An unmarried father has rights and obligations to his children. However, unmarried fathers may face an uphill battle. They may need to go to court to establish paternity and visitation rights for unmarried fathers. Or, perhaps you’ve recently received a demand for child support for unmarried parents and would like to secure visitation rights too. The Larson Law Office can help you navigate these situations.
Unmarried Father’s Automatic Rights
Unmarried fathers don’t have automatic parental rights in Texas, even if they sign the child’s birth certificate. An unmarried father’s rights to custody and visitation are conditioned on establishing legal paternity. Once you become a legal parent, you obtain rights and responsibilities, including visitation rights, custody rights, and the financial obligation to support your child.
Establishing Paternity for Visitation
An unmarried father’s visitation rights in Texas begin with establishing paternity. An unmarried father can establish paternity in two primary ways:
- Signing an Acknowledgment of Paternity, or
- A paternity case in court.
The easiest way to establish paternity is through an Acknowledgment of Paternity. Both parents must sign the Acknowledgment of Paternity. If either parent refuses to sign, you must bring a paternity case to court. If your child’s mother refuses to allow visitation, you’ll need to bring a court case establishing visitation rights for unmarried fathers.
Court Proceeding for Paternity, Visitation, and Child Support
Although having an Acknowledgement of Paternity is helpful, it is often still necessary to file a Suit Affecting the Parent-Child Relationship (SAPCR) in court to resolve other issues pertaining to paternity. You’ll also have to file a SAPCR case in court for visitation and child support.
A SAPCR is a court case that asks a judge to decide on issues affecting a child, such as paternity, custody (conservatorship), visitation, and child support.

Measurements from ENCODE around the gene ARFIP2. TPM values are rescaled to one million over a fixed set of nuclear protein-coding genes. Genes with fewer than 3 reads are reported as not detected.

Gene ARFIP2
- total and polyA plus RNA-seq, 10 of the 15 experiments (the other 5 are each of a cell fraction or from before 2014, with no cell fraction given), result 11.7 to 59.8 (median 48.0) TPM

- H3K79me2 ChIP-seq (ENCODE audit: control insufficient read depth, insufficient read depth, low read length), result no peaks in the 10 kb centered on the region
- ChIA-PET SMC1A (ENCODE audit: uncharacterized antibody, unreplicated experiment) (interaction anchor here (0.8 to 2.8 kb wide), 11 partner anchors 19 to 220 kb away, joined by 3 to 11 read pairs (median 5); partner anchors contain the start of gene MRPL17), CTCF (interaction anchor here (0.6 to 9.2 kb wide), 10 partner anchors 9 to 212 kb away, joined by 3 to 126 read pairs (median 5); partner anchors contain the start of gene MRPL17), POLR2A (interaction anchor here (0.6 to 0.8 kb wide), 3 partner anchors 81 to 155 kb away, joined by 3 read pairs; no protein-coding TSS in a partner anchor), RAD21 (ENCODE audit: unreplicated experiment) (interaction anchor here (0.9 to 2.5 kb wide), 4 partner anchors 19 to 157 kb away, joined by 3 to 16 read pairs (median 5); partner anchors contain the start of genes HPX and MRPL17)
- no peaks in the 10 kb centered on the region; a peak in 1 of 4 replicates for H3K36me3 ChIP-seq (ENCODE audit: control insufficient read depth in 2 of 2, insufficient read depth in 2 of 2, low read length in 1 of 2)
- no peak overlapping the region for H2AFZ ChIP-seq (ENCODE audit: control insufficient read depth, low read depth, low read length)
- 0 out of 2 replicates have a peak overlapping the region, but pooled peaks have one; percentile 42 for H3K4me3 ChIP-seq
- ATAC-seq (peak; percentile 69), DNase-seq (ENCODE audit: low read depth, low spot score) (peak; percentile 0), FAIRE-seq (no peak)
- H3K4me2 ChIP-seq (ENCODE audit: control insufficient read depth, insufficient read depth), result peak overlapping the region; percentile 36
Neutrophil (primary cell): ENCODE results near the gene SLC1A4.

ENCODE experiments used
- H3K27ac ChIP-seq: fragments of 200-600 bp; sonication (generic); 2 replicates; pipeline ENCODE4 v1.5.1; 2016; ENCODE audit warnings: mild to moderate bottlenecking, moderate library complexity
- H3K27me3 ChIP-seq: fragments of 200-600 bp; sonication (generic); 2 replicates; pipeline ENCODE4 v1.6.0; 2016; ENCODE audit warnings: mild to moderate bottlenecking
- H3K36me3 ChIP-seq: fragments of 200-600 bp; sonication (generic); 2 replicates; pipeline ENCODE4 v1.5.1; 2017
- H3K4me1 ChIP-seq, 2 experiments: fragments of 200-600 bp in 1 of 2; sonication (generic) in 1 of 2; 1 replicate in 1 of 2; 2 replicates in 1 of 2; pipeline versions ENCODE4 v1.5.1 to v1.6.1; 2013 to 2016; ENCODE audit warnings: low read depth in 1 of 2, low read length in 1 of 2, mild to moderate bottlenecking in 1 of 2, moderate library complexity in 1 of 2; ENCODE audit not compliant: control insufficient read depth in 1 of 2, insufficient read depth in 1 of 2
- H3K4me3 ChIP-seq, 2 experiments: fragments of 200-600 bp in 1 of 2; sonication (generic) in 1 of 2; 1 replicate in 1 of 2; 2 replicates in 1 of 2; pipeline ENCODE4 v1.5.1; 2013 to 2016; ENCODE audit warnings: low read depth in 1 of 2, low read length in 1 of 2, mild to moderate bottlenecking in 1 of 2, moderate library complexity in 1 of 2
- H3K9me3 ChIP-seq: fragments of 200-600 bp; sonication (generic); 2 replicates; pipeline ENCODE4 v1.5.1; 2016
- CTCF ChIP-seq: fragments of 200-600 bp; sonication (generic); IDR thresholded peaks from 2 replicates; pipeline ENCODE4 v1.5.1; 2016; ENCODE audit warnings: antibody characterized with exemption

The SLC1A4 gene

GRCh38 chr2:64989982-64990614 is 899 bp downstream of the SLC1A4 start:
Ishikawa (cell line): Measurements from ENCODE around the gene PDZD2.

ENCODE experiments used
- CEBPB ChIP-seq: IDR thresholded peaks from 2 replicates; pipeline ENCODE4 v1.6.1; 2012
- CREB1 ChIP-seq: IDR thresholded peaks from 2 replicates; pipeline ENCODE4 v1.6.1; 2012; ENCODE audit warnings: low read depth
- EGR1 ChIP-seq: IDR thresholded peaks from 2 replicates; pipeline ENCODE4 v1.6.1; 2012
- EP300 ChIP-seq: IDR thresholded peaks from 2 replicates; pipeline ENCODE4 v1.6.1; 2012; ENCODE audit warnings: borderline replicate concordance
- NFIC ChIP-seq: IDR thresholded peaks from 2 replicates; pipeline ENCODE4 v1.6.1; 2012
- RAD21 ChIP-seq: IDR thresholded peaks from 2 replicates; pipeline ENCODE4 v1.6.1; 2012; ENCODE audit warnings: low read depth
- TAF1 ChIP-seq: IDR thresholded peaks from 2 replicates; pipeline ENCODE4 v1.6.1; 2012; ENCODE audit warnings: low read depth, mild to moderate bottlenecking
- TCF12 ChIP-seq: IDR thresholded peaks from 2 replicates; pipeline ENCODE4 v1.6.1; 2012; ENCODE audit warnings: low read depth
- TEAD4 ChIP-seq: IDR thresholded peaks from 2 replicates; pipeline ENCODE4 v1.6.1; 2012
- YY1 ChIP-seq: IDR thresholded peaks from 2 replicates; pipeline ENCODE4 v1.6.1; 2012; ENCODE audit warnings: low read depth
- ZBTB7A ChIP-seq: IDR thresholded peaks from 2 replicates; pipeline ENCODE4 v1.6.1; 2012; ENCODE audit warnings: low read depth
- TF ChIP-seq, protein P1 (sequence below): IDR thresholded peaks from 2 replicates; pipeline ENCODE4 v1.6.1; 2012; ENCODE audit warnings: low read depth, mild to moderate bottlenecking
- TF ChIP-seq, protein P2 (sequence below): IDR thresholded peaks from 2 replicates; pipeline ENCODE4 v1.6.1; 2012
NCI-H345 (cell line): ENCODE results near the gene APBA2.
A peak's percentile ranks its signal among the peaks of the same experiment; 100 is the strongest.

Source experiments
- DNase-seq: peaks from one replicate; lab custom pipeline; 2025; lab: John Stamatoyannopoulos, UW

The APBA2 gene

First, the court will determine paternity. The court typically orders the parties and the child to undergo DNA testing. Once paternity is established, the unmarried father has legal rights to the child and can work on establishing visitation for unmarried fathers.
Conservatorship and Possession
In Texas, a SAPCR also establishes custody or conservatorship. This aspect of the proceeding determines how the parents make major decisions affecting the child and how much time the child spends with each parent.
Generally, the court makes both parents joint managing conservators unless there is abuse. This means that both parents cooperate in making significant decisions affecting the child’s life.
The court also assigns physical custody and visitation. Generally, the court uses a standard possession order. This designates the child’s primary residence with one parent, and the other parent has the child on the first, third, and fifth weekends and every Thursday night. Deviations can be made if it’s in the child’s best interest.
As a legal parent, you have obligations to your child. This includes the duty to pay child support for unmarried fathers.
In most but not all cases, the non-custodial parent pays child support to the custodial parent who has primary custody of the child. You can estimate child support payments with the Attorney General’s child support calculator. You should speak with a family attorney to help you consider your expenses when calculating child support payments.
I Received Child Support Papers from the Texas Attorney General. What Happens Now?
A custodial parent can easily apply for child support through the Office of the Attorney General in Texas. If the custodial parent applies for public assistance for the child, the Attorney General will start a child support case automatically.
Once a parent files for child support, someone at the Attorney General’s Office will contact the other parent to inform them of the need to attend a scheduled meeting. The Attorney General’s representative will try to get the parties to agree to paternity. They’ll also try to negotiate custody, visitation, and child support.
If the parties don’t agree, they’ll send the case to court. In court, the Attorney General’s representative technically represents the state. However, it’s in the state’s interest to ensure that someone pays child support, especially if the child is on public assistance.
Unmarried fathers often feel pressured throughout this process because of the Attorney General’s involvement. You don’t have to agree to pay child support that you can’t afford just because you think it’s the only way to see your child. You are entitled to representation at the first meeting with the Attorney General’s representative and in court.
A family lawyer at these meetings can fight to ensure that you have a visitation schedule and child support obligations that meet your and your child’s needs.
Contact an Experienced Family Lawyer Today
Establishing visitation rights for unmarried fathers in Texas requires many steps involving the court or even the Attorney General’s office. These pressures can feel overwhelming and may result in you agreeing to something that doesn’t suit your interests or abilities. The Larson Law Office can help.
We’ll be your zealous advocate to ensure that any plan involving your child’s paternity, custody, visitation, and child support serves your and your child’s best interests. Contact us today.